Hegel counted five arts. They were architecture, sculpture, painting, music and poetry, ranked from the most material to the most expressive one. As the technical innovations of the twenty-first century came about, the classification became obsolete. Finally and most likely due to the curious nature of humans for round numbers, a consensus was reached, albeit with difficulty, and video games – the tenth and last art – were added to the list. In the meantime, Hegel’s idea of hierarchy of arts and his ranking system based on material usage and expressiveness faded into oblivion. Today, at the turn of the century, I would like to come back to the theories of the author of Lectures on Aesthetics, and without questioning what time and public opinion have approved, find an eleventh art that would be the one of our Crazy Time.
I could not pursue this noble quest without stopping beforehand, rightly or wrongly, on Facebook. Oddly enough, you might come upon this new art at the very first glance there. It’s right here, just in front of you. It is that man in the checkered shirt who turns around and drools over the woman in the red dress. It is the wide-eyed yellow Pokémon. It is the “smart guy” gazing at the butterfly.
Meme is the eleventh art I was talking about.
Let’s start with a little bit of history. Meme and the Internet are intrinsically linked, the latter being the very condition of the former. After all, memes are content that is massively copied and spread on the Internet. The term, taken from genetics, stems from the Ancient Greek word mimesis, meaning “imitation.”
There begins the art of meme. For Plato, mimesis is peculiar to “true images,” those who lead to the Intelligible World that transcends the realm of the sensible. Plato would have surely been fascinated by the memes of today. It is a simple picture that, by an immediate recognition mechanism, sparks the intuition of an idea. Let’s have a closer look at the famous example of the “distracted boyfriend.” A single glance suffices to immediately get what it is about: the protagonist is supposed to continue on his way with his girlfriend in a blue T-shirt, but he’d rather ogle the woman in the red dress that passes by, upsetting his partner. The message behind the picture is straightforward, and immediately understood: Whoever looks at it is tempted by “something” that goes against what logic, norms or moral would suggest. As soon as you get the message, an ocean of possibilities opens before you: the simplicity of memes enables not only to understand, but also to create them. You can customise meme templates with a piece of your own history, just as poets used to express their melancholy through the rules of sonnets. Memes are platonic.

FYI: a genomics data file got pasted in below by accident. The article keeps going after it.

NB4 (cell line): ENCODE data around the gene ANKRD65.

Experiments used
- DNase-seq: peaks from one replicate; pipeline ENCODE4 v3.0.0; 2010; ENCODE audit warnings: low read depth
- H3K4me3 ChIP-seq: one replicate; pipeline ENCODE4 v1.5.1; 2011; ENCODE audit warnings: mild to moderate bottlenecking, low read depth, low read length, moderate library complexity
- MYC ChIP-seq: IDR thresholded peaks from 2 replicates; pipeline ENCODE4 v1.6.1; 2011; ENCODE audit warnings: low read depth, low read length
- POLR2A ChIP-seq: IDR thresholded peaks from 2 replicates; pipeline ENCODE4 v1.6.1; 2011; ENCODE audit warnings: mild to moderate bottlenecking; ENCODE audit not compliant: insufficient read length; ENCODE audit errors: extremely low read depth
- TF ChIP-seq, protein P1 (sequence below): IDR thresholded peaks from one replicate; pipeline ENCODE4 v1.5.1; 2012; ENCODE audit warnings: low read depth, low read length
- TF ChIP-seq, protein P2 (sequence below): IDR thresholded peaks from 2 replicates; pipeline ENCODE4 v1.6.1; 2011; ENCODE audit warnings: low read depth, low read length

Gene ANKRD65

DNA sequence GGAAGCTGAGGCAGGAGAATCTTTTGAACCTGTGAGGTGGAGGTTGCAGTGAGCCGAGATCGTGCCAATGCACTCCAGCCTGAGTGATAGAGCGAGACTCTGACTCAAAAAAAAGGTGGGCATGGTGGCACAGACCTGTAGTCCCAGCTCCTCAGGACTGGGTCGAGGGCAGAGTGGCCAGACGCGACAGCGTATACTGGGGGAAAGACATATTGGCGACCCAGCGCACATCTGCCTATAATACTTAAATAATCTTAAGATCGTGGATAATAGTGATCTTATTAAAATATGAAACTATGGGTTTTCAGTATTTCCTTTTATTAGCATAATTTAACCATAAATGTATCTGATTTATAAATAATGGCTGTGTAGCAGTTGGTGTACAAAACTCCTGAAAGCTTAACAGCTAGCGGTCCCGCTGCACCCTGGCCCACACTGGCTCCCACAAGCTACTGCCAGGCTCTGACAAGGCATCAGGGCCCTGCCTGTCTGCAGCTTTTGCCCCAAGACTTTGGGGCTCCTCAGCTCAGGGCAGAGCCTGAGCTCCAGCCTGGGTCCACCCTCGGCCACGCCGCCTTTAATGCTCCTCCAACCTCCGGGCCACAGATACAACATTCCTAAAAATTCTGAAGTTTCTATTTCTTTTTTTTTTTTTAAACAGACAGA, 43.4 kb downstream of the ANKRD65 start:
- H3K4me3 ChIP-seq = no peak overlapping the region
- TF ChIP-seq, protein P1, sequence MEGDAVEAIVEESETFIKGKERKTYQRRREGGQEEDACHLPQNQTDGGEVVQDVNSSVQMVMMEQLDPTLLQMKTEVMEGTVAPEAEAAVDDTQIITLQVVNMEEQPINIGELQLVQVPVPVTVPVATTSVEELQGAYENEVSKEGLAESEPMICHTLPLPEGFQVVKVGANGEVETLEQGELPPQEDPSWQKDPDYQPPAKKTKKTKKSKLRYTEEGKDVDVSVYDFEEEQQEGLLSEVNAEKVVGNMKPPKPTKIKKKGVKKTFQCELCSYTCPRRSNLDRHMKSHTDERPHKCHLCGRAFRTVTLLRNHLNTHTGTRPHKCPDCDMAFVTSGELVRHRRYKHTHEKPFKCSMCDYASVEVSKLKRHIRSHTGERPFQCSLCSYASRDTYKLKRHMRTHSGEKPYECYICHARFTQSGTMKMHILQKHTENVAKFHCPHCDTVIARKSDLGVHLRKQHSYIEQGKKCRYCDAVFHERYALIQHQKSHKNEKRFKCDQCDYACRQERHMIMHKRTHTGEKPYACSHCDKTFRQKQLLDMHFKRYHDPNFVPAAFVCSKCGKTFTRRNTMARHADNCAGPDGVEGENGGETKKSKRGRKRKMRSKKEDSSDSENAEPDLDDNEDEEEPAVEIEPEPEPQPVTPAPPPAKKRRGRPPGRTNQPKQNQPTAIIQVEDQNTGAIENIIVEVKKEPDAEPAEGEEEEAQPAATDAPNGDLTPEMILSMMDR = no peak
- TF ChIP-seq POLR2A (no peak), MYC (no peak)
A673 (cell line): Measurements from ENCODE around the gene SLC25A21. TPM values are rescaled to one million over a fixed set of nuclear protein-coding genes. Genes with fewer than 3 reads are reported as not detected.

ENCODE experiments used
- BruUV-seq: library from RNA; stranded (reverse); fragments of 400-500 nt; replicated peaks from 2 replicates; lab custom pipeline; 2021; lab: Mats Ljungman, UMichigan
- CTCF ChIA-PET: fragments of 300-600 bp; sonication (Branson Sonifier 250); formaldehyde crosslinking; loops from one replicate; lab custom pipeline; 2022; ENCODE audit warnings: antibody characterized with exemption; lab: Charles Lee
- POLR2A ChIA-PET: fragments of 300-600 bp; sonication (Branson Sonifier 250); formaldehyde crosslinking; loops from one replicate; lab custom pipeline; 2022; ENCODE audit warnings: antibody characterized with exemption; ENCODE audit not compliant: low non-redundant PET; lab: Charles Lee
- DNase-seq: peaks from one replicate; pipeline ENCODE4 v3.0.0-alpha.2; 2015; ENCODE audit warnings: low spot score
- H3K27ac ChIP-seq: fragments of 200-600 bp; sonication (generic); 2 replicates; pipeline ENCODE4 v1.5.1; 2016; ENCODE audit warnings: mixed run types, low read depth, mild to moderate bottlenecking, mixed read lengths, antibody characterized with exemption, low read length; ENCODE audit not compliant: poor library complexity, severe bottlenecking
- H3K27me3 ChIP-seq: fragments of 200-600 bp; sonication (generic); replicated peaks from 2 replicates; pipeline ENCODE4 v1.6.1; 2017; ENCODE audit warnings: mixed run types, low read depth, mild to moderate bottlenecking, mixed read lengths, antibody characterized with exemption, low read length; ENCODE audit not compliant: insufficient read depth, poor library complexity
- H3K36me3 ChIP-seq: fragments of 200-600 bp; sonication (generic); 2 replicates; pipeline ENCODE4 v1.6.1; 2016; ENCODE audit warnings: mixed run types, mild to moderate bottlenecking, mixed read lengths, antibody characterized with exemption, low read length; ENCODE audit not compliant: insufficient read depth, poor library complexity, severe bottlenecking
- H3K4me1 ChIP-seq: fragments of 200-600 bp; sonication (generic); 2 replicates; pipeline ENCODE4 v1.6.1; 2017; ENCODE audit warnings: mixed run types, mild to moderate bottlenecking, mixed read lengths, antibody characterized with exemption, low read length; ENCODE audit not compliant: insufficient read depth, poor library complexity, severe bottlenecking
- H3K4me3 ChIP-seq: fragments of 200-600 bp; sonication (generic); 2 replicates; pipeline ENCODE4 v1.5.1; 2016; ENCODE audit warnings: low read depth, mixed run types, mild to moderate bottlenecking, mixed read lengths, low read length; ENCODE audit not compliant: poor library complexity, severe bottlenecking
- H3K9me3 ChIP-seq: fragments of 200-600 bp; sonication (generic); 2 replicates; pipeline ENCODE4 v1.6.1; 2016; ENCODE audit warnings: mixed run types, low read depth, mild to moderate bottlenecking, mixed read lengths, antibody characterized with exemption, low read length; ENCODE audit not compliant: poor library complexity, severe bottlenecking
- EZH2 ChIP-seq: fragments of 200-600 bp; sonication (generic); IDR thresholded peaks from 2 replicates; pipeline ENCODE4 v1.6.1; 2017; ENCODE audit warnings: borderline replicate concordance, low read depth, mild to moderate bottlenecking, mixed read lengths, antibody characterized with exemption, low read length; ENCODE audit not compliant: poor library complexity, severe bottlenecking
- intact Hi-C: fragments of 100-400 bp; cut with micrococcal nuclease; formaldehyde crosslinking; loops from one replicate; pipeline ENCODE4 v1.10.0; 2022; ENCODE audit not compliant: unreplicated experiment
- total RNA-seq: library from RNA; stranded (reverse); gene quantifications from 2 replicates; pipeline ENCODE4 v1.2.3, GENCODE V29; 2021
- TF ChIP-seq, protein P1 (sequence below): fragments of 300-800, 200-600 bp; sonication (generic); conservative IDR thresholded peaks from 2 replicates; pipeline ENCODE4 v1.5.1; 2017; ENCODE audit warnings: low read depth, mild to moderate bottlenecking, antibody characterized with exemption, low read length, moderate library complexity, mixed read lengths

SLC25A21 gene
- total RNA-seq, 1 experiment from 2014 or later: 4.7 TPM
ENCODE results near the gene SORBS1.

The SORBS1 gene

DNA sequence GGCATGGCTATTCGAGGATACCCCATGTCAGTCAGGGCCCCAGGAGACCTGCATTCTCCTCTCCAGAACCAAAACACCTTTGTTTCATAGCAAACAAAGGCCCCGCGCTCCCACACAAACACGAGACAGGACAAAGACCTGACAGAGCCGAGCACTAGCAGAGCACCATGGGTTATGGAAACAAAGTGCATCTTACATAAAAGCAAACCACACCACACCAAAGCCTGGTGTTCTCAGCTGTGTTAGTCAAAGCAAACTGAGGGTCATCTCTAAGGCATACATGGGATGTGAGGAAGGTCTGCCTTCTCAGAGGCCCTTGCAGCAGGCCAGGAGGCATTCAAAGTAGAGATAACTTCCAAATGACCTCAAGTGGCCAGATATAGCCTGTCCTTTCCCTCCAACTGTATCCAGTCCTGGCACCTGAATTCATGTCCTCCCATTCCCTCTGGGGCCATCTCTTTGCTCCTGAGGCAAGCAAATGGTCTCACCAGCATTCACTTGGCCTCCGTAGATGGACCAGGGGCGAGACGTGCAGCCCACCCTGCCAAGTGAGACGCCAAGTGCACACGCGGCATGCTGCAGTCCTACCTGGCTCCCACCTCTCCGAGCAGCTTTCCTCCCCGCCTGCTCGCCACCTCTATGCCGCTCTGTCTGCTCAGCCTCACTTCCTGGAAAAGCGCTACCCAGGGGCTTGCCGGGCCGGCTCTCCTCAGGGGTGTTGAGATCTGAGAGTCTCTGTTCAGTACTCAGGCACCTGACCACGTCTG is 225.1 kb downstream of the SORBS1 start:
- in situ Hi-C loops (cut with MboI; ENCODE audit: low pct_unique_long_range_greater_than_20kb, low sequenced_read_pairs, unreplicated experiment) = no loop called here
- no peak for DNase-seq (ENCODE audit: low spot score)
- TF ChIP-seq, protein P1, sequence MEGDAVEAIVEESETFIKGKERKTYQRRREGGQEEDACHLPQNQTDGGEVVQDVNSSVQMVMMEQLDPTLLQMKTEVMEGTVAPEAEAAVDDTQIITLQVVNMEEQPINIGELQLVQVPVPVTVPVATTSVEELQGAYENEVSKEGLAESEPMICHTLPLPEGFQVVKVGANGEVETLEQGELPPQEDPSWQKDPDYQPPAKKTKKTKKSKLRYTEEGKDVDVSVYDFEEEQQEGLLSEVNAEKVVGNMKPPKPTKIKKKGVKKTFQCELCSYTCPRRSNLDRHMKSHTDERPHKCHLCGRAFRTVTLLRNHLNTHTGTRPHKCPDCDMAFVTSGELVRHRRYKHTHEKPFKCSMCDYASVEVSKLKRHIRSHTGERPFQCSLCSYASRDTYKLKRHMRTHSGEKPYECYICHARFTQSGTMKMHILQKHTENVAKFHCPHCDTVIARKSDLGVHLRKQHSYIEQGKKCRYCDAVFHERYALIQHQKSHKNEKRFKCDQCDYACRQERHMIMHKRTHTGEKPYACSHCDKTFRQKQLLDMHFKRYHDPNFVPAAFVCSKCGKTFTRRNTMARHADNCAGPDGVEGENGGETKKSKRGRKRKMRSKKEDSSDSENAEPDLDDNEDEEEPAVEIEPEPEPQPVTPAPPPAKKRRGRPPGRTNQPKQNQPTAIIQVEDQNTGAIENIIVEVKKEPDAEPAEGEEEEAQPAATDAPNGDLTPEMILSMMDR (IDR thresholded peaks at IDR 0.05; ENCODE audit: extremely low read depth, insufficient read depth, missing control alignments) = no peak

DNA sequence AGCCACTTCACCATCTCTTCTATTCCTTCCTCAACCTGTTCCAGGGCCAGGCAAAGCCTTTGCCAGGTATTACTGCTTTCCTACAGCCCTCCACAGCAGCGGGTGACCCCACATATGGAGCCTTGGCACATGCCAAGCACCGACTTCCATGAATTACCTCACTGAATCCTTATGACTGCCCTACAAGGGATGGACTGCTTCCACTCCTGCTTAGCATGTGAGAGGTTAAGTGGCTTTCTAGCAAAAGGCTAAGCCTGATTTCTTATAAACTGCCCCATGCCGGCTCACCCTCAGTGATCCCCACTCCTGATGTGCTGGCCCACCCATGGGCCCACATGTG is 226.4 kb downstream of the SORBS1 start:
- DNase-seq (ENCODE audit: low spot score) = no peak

However, it would be an offense to the ancient philosopher to rubber-stamp any form of representation. Plato used to blame artists for favouring the spectator’s point of view over the faithful representation of reality. This is the fault of bad images, called “eidolon”, which address the complacency of the viewer, falling into pure demagogy. You might have heard of the infamous example of Phidias’s gigantic statue of Athena, which is often condemned on that particular account. Its head was made disproportionate by design, so that the statue would look harmonious when seen from below. The same question applies naturally to memes since they are meant to be seen and shared, and even more specifically, to make people laugh. Would Plato have banished the “Memers” from the ideal city-state of The Republic? Well, probably. But the same goes for Racine and Michelangelo, too. Therefore, I have decided to take sides with memes. They should not be reduced to mere products churned out by some humour factory. As a work of art, a meme is the reflection of its author’s authenticity: memers create memes, not for other Internet users, but for themselves.
That is confirmed by Umberto Eco too. According to him, art must be an open matrix of readings. In other words, each work of art must let the spectator build it with their own subjectivity and feelings. “It’s the viewer that makes the work,” Marcel Duchamp said in regard to this topic, and now, it’s the viewer that makes the meme. As a matter of fact, they actually do, figuratively speaking: Understanding a meme requires a certain number of common, mainstream references, mainly coming from pop culture. Thus, the meme itself is enhanced by the prior knowledge the viewer has of it. They probably came upon many other variations of the meme before. Literally speaking, “templates,” those blank images designed to be completed by anyone, could be seen as the epitome of Eco’s “open work,” since they let the viewer take part, in their heads but also in actual fact, to the creation of the work.
Therefore, meme ranks at the highest position of Hegel’s scale: for the most part it is made from digital pictures, so it is barely material and has high customisation possibilities, to the extent that templates even have ephemeral popularity. Yet, it is also extremely expressive, as its humorous potential shows. Memes are the art of a world that revolves around speed, that is marked by the almightiness of image, and above all that is haunted by the necessity for all to reconcile their individualities with the demands of a normative and supervised society.